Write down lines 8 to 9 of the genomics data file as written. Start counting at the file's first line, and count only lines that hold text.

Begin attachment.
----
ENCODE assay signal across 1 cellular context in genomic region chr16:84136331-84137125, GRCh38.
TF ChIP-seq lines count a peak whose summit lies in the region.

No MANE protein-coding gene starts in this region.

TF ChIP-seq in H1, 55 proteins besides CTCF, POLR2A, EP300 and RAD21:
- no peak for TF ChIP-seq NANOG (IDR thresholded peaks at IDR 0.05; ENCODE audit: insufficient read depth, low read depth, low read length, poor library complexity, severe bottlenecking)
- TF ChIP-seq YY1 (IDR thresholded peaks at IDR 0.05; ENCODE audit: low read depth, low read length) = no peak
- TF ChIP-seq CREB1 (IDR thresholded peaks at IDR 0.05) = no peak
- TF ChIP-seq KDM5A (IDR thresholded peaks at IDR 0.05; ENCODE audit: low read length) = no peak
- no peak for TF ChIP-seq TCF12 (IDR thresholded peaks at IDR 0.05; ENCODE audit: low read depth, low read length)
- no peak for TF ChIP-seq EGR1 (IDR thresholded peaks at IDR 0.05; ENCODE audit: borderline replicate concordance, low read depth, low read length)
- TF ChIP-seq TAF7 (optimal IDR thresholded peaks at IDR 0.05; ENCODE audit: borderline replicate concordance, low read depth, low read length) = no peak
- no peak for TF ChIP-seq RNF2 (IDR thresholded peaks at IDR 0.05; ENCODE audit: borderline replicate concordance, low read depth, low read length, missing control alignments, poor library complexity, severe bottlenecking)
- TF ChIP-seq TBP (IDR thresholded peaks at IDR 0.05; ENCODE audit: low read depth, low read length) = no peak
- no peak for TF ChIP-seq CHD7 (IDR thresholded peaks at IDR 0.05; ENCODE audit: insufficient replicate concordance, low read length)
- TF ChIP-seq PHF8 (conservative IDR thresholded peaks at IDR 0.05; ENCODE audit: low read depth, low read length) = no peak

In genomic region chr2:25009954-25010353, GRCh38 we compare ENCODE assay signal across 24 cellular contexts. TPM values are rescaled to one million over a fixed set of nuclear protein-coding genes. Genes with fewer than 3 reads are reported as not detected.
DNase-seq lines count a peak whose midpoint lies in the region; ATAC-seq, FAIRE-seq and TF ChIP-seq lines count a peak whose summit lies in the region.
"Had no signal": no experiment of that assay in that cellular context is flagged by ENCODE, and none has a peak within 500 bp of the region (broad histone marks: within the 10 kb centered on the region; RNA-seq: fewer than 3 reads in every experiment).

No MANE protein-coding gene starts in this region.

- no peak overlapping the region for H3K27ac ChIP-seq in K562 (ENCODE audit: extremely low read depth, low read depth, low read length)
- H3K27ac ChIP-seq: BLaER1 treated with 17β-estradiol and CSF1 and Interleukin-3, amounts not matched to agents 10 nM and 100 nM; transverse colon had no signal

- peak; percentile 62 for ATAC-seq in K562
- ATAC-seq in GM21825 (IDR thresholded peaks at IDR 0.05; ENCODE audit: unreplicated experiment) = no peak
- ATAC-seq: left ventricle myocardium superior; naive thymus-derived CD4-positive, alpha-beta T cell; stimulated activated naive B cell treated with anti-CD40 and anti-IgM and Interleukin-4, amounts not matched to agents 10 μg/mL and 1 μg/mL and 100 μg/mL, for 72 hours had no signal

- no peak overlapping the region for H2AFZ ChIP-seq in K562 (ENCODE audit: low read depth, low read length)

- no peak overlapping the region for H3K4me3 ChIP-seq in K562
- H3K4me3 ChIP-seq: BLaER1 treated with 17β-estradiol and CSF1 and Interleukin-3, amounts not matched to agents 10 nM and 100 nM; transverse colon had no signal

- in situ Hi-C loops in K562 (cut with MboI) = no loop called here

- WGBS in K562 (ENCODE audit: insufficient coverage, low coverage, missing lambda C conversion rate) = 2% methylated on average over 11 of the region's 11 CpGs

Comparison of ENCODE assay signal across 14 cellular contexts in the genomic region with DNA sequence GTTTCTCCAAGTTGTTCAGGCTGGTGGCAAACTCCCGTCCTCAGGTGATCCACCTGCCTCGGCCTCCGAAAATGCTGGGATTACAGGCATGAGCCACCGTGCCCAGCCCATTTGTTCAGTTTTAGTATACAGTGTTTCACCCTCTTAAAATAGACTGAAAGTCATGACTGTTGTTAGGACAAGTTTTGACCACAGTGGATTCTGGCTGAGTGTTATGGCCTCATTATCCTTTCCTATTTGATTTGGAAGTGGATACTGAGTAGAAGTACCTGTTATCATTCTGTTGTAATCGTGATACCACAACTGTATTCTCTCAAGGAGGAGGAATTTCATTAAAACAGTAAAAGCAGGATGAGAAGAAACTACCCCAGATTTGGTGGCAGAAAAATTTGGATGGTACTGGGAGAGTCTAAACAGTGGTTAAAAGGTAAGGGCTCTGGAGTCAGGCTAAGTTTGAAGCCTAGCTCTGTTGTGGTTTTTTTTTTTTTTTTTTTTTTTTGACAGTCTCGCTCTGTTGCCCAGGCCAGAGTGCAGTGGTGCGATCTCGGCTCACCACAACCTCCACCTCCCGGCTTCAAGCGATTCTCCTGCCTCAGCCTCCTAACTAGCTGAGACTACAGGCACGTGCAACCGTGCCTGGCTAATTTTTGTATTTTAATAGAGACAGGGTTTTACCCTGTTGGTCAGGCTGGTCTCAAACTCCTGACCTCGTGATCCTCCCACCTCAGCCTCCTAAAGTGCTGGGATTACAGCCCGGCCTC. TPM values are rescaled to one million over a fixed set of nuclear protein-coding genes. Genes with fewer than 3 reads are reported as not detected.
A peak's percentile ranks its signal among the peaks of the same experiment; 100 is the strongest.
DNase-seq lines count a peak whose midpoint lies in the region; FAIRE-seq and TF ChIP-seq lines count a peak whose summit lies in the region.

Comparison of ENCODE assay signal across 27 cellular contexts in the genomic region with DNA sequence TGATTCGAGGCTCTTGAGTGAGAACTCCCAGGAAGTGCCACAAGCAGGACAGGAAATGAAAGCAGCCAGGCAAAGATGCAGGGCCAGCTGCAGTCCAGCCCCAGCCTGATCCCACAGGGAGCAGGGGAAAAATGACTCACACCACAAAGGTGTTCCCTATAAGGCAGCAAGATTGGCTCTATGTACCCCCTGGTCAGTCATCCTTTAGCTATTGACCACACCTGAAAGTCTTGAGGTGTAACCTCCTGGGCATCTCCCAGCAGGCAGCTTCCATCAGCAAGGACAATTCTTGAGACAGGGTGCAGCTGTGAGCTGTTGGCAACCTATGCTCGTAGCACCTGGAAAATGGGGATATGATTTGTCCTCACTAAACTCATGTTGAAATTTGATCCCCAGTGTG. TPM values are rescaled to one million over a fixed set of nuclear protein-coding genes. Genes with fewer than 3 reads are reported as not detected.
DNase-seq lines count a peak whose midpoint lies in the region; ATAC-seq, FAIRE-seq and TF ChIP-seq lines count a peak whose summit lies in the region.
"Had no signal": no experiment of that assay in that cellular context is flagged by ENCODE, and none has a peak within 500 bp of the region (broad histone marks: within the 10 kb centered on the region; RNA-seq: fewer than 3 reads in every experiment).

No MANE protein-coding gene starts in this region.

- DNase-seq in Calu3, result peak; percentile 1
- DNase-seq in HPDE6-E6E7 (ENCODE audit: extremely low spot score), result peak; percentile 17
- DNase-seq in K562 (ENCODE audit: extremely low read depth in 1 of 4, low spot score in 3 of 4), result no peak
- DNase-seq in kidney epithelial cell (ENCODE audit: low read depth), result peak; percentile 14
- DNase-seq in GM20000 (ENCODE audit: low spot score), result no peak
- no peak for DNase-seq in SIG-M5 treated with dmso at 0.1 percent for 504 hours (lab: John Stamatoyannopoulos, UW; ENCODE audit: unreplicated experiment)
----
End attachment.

- TF ChIP-seq KDM5A (IDR thresholded peaks at IDR 0.05; ENCODE audit: low read length) = no peak
- no peak for TF ChIP-seq TCF12 (IDR thresholded peaks at IDR 0.05; ENCODE audit: low read depth, low read length)